Former University of Victoria Vikes women’s swimmer Stephanie Horner finished 28th in the 10-kilometre open water race at the FINA World Championships in Budapest, Hungary.
Horner, a three-time Olympian, who made the switch to open water from the pool in 2015, was eager to use the skills she learned from swimming the 10-km races at the U.S. National Championships in California and the UANA Open Water Championships in Cayman Islands.
“I was excited going into the race. I had a good prep before, and learned a lot from my previous races this year. I was excited to come into this race to apply what I had learned.”
The 28-year-old Victoria resident saw her result as another learning opportunity.
“I did the best that I could, those girls are pretty fast out there. For me what’s most important is to work my speed and work my stroke rate. I had a solid first two laps, I need to learn to maintain that and push forward.”
France picked up their second open water gold medal of these championships with a win by Aurelie Muller. Samantha Arevalo of Ecuador captured silver, while Arianna Bridi of Italy and Brazilian Ana Marcela Cunha tied for bronze.
Distance/Open Water Head Coach Mark Perry was pleased with the tactical efforts of Canadian swimmers.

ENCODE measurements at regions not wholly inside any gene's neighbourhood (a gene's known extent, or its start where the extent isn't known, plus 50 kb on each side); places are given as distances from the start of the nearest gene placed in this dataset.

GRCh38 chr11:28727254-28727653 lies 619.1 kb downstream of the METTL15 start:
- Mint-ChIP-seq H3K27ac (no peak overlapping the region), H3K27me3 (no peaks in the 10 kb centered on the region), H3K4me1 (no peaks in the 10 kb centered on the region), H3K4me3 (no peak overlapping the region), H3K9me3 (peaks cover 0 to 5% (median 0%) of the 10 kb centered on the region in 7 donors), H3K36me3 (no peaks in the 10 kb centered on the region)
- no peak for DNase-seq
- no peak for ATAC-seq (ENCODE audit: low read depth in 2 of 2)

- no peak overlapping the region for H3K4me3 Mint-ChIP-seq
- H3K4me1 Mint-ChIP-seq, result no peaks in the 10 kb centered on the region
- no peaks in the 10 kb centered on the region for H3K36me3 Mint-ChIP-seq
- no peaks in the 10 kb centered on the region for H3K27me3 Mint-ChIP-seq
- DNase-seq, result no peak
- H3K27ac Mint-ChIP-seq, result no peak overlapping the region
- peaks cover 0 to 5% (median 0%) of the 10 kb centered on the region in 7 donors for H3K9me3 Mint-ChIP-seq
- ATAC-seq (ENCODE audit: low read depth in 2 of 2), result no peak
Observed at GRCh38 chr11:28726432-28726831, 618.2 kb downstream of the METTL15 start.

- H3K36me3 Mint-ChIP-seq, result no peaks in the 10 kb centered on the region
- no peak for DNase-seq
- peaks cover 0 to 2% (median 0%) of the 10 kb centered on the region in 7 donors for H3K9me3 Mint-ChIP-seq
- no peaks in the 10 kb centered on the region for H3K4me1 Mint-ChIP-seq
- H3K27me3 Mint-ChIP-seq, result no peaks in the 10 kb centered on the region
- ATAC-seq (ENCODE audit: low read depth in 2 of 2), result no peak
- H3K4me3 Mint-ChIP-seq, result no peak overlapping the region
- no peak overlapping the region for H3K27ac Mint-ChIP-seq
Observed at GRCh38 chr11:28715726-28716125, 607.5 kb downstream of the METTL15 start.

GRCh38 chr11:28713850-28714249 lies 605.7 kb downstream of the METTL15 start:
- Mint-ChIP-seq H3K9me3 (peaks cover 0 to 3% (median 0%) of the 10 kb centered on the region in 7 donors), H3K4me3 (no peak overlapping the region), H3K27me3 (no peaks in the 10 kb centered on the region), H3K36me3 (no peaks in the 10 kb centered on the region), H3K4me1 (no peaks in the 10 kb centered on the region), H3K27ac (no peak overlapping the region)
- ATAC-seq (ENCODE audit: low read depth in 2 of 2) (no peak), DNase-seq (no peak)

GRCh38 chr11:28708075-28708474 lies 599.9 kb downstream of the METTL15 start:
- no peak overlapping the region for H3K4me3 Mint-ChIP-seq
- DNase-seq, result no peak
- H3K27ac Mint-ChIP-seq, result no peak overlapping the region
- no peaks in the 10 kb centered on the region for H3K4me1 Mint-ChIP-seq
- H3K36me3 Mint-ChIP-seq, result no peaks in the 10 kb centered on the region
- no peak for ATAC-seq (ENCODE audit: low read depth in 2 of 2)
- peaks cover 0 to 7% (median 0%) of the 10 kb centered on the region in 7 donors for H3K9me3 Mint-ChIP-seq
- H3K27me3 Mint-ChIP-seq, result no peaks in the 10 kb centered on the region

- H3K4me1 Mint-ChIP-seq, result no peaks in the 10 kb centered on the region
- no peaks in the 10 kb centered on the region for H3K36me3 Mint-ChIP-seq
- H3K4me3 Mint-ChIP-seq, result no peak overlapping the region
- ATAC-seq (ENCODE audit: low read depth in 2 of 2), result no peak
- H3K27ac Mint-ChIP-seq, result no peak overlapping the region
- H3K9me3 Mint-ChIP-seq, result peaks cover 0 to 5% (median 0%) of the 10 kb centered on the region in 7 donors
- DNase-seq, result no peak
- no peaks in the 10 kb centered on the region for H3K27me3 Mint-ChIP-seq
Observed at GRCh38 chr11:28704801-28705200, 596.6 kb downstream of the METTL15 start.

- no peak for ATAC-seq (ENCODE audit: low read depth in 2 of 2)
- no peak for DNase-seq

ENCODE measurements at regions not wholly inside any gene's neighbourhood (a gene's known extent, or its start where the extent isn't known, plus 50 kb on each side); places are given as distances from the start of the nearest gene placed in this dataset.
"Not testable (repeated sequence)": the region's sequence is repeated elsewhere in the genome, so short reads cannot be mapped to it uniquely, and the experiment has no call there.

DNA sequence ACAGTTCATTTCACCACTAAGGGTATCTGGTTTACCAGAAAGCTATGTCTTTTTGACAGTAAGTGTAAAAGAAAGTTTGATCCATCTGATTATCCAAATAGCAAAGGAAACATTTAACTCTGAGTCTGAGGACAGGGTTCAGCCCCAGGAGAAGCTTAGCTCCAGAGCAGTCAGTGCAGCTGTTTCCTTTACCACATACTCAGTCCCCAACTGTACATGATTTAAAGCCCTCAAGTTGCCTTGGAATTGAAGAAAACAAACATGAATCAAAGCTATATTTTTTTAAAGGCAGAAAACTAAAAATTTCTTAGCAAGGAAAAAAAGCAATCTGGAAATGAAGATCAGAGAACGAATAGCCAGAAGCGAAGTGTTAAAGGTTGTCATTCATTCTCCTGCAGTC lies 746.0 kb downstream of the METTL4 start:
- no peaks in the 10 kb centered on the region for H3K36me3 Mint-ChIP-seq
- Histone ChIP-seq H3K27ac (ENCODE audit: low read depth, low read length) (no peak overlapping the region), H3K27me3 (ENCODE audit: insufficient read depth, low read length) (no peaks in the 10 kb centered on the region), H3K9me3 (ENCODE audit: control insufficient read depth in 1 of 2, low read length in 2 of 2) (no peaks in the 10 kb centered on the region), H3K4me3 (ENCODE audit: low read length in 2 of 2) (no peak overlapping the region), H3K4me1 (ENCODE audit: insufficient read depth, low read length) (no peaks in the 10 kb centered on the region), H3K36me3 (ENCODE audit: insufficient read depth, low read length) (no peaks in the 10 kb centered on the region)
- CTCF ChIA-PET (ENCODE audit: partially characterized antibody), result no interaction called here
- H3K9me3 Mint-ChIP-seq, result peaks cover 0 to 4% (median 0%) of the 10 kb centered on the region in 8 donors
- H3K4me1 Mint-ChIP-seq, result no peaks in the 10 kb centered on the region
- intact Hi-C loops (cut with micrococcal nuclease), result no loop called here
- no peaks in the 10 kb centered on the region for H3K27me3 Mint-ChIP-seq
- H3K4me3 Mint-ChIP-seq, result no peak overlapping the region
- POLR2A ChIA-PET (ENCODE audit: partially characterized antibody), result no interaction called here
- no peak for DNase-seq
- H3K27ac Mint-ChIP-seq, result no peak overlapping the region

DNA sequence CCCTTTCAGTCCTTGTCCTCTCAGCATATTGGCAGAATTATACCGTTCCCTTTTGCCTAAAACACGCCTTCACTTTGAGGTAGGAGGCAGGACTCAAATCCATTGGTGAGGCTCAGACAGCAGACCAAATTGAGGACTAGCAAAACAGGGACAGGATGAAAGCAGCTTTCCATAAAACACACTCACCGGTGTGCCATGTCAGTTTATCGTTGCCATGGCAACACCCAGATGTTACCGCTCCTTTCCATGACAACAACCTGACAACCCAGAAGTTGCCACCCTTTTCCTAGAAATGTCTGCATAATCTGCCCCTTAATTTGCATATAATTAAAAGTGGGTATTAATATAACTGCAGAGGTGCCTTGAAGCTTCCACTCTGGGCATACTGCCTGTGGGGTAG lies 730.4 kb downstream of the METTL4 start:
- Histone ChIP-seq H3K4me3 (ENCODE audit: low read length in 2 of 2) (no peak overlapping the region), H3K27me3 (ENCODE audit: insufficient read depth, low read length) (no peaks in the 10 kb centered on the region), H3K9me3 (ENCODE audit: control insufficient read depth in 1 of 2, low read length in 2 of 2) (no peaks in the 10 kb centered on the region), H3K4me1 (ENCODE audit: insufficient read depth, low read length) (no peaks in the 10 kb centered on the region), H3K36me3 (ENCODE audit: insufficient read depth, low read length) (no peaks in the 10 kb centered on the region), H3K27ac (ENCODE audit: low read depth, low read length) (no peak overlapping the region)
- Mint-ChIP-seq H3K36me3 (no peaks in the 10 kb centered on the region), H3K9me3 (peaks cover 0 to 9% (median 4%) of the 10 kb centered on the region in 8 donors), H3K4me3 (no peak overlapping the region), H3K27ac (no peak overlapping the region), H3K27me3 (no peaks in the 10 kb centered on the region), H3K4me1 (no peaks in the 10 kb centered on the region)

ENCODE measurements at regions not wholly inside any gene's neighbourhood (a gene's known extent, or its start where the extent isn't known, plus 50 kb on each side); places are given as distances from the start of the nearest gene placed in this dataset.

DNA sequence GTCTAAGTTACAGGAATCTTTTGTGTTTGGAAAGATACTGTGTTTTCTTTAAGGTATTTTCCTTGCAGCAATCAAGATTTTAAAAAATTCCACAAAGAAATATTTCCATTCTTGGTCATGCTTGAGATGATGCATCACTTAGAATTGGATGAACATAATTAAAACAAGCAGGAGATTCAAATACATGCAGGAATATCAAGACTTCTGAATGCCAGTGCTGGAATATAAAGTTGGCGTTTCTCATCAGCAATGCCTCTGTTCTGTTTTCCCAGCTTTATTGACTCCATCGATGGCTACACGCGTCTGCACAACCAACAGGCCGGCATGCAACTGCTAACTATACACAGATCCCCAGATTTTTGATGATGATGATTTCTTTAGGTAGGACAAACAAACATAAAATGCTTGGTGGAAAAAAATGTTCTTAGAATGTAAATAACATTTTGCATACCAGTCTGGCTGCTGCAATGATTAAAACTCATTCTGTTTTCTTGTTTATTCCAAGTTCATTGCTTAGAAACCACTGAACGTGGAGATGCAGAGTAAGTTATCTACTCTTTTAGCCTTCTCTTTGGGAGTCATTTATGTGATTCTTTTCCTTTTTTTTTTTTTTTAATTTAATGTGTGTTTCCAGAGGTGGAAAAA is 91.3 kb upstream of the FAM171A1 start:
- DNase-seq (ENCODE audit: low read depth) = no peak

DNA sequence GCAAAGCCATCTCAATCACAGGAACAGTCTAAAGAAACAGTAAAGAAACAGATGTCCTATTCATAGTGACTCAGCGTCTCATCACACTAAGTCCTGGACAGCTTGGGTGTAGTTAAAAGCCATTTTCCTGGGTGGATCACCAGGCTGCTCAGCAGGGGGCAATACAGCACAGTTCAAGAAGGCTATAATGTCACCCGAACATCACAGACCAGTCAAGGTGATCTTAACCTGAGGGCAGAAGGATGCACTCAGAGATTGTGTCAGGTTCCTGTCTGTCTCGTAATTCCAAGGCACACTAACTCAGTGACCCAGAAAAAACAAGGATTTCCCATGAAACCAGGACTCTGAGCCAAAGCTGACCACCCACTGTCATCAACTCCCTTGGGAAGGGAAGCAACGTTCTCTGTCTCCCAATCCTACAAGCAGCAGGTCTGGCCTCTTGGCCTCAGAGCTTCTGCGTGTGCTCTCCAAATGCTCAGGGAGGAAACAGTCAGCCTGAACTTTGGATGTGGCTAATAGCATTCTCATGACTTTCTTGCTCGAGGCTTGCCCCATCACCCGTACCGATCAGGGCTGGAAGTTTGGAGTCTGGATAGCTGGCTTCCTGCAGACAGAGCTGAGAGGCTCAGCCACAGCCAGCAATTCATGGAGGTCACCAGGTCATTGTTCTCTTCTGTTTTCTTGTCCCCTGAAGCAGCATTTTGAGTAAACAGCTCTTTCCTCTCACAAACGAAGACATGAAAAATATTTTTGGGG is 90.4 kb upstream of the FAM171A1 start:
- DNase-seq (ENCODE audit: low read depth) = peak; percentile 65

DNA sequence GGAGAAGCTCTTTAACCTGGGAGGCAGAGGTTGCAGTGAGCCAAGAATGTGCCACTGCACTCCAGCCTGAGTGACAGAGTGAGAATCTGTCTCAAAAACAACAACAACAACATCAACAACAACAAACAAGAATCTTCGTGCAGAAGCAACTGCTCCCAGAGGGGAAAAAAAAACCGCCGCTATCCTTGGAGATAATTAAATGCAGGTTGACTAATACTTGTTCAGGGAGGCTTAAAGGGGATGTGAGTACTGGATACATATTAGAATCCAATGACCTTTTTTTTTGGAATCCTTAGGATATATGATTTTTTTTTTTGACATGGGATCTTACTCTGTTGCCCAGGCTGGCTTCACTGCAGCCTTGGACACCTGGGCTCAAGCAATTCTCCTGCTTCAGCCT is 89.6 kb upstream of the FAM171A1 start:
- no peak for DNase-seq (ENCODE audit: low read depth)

“We spent a lot of time working with these girls in terms of their tactics and strategies. What happened in this race is they got themselves in good positions on the first two laps. As the pace picked we found one of the things missing from their armour is the speed to be able to react to bursts of speed. Once you get dropped by the pack it’s almost impossible to get back to that lead pack. We leave here knowing we’ve improved a lot of our skills, we’ve improved a lot of our tactics. They know they have to work on their speed to add to their endurance.”
The FINA World Championships continues Tuesday with the men’s 10-km, and will feature Canadians Richard Weinberger, also a former Vikes swimmer, and Philippe Guertin. Weinberger has represented Canada at two Olympic Games, including a bronze medal effort in London in 2012.